A junior British justice minister said on Tuesday he will resign and will vote with pro-European Union rebels who want parliament to have the power to force the government to go back to the negotiating table if they reject a Brexit deal.
Details of precisely what this will involve will be agreed in the coming days when the bill is due to return to the House of Lords and ministers could table a fresh amendment.
"It was so positive it enabled quite a large number of my colleagues to vote to remove the Lords' amendments and substitute the Government's amendments".
After the resignation of justice minister Phillip Lee, who said he could not support the government's position on Brexit, it was said government whips feared a Tory rebellion on the "meaningful vote" amendment passed by the House of Lords.
The Prime Minister met pro-EU Tories in her private room in the Commons moments before the crucial vote to hear their demands for a truly meaningful vote on the final deal. Sources have said the government is happy to implement the first two points and will discuss the last one.
"In all conscience, I can not support the Government's decision to oppose this amendment because doing so breaches such fundamental principles of human rights and Parliamentary sovereignty. And I can not bring myself to vote for it in the bastion of liberty, freedom and human rights that is our Parliament".
Lee said "the people, economy and culture of my constituency will be affected negatively" by Britain's European Union departure, and it is "irresponsible to proceed as we are".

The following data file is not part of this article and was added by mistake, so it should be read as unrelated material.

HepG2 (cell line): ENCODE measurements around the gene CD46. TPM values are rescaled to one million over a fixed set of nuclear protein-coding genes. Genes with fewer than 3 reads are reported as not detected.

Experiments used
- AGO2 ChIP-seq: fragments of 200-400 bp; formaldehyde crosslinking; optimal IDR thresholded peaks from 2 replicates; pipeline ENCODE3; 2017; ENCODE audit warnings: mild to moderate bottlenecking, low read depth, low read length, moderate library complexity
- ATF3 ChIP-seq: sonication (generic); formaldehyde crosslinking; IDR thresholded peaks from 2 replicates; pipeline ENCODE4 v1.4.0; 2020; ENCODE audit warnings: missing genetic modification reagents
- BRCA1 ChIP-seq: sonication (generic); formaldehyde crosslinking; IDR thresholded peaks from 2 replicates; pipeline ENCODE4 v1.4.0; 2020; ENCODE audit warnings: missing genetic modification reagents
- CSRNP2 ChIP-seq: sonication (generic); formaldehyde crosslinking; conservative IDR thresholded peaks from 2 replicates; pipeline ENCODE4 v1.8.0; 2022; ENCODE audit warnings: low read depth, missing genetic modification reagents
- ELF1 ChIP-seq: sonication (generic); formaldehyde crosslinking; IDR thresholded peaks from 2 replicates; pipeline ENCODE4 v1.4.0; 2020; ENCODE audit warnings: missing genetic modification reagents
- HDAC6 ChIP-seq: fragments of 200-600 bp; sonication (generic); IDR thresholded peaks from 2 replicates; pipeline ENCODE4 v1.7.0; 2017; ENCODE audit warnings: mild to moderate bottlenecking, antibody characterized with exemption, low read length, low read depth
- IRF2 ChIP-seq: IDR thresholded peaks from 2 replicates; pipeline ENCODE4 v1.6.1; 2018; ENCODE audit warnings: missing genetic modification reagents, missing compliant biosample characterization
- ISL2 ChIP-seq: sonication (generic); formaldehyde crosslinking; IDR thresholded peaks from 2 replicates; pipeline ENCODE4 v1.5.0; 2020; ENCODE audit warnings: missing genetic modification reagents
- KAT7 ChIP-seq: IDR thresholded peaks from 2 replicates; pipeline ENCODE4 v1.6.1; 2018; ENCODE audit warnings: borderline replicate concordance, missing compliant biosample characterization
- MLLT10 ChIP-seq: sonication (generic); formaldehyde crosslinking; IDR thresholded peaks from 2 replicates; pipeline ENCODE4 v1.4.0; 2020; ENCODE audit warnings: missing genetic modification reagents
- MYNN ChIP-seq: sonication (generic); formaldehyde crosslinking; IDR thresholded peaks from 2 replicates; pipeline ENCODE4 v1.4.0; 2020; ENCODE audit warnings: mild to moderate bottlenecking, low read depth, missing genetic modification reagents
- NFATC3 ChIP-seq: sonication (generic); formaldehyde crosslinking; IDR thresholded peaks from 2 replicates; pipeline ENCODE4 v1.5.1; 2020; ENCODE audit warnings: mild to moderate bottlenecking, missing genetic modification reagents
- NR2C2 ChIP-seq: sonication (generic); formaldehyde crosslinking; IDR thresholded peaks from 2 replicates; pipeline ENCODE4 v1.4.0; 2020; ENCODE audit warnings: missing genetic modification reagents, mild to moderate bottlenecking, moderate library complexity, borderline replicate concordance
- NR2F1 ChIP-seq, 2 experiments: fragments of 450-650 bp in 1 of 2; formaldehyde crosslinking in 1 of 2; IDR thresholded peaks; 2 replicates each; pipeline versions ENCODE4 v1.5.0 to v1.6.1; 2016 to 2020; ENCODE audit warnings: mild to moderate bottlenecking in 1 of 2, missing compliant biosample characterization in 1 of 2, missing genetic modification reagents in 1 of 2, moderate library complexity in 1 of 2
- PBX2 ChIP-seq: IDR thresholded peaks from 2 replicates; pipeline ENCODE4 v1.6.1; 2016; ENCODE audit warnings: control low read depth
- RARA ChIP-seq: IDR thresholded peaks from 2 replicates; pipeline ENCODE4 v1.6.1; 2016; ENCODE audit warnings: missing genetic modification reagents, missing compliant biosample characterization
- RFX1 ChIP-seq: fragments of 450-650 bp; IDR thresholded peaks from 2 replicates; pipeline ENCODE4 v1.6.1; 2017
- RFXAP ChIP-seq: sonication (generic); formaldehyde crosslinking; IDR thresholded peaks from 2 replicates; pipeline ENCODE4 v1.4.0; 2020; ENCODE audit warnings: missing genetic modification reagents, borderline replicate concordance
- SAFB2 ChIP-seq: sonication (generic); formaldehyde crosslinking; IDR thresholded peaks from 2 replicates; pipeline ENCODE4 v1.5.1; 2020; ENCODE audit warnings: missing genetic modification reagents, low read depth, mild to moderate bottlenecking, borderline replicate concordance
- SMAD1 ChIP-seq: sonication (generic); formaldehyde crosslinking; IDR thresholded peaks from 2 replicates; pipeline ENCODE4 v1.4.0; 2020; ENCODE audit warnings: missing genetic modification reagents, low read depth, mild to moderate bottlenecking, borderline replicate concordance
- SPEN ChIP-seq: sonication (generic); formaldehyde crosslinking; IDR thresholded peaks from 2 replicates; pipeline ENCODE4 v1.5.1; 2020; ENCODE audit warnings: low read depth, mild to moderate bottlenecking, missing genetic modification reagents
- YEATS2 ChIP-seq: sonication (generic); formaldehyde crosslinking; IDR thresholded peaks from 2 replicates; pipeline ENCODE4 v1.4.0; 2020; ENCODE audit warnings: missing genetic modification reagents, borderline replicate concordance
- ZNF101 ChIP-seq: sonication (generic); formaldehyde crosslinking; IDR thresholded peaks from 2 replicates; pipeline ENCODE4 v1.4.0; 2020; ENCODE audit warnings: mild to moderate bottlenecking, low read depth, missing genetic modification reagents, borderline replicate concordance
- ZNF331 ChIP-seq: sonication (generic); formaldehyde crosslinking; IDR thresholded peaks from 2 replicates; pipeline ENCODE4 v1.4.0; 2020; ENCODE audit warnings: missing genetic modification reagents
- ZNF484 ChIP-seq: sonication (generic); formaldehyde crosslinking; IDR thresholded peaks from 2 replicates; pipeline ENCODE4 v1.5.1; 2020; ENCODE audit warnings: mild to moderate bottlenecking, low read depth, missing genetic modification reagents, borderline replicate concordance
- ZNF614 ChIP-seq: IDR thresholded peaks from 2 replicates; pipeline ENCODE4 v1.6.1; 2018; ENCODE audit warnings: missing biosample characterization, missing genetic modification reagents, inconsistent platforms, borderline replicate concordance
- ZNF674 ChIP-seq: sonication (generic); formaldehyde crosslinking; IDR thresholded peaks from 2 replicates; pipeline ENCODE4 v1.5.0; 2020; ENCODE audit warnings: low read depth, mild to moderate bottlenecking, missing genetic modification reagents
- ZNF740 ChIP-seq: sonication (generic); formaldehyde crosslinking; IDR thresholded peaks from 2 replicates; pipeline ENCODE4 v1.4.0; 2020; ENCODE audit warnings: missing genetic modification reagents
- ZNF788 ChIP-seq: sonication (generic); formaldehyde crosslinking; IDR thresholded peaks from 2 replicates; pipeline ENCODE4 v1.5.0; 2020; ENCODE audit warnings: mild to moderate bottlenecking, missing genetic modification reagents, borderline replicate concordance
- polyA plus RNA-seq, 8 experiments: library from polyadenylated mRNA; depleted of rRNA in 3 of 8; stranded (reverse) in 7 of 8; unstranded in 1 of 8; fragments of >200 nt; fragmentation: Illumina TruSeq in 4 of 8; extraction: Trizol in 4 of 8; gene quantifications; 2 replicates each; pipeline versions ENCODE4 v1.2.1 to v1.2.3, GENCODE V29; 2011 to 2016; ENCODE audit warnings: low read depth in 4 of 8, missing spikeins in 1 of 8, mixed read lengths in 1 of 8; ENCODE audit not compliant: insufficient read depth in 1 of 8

He said: "I'm conscious that if we're to make progress we ought to try and do this by consensus, but he must also understand the difficulty the House is in when it is faced with this kind of choice".
Opening the debate, Brexit Secretary David Davis insisted the government would abide by three principles to defend the will of the British people.
He said giving Parliament power to direct the government's hand in talks would be "an unconstitutional shift which risks undermining our negotiations with the European Union".
MPs voted 324 to 298 to reject the proposal, which had come to parliament after the Lords brought amendments to the EU (Withdrawal) Bill.
"We are asking members of parliament to abide by the referendum result, our manifesto commitment and to back our country", Andrew Bridgen, Conservative lawmaker and Brexit campaigner, told Reuters.
Solicitor General Robert Buckland intervened four times during a speech by the former Attorney General Dominic Grieve, whose amendment would effectively give MPs a veto on the government's negotiating agenda if a deal isn't done by the end of November. "We have no doubt of what was going on".
A dispute quickly arose about the third clause of Grieve's amendment, with Brexiters, including some ministers, quickly saying all that had been agreed was talks - and no government could agree to be "directed" by MPs. If she fails to deliver on her promises, she will lose their goodwill and face a backlash she won't be able to contain, people familiar with the matter said.
"Grieve's amendment puts that right and in a way Govt could and should accept it". The two sides aren't yet clear exactly on the terms of their deal, but it looks likely that Parliament will emerge with a greater say in the process.
He also warned any attempt by so-called hard Brexiteers to "overthrow" Mrs May would be "completely mad".
Just hours earlier, Downing Street had signalled the prime minister had no intention of accepting Grieve's compromise amendment to the European Union withdrawal bill, tabled by the former attorney general and aimed at ensuring ministers can't "crash out of the European Union by ministerial fiat", as he called it.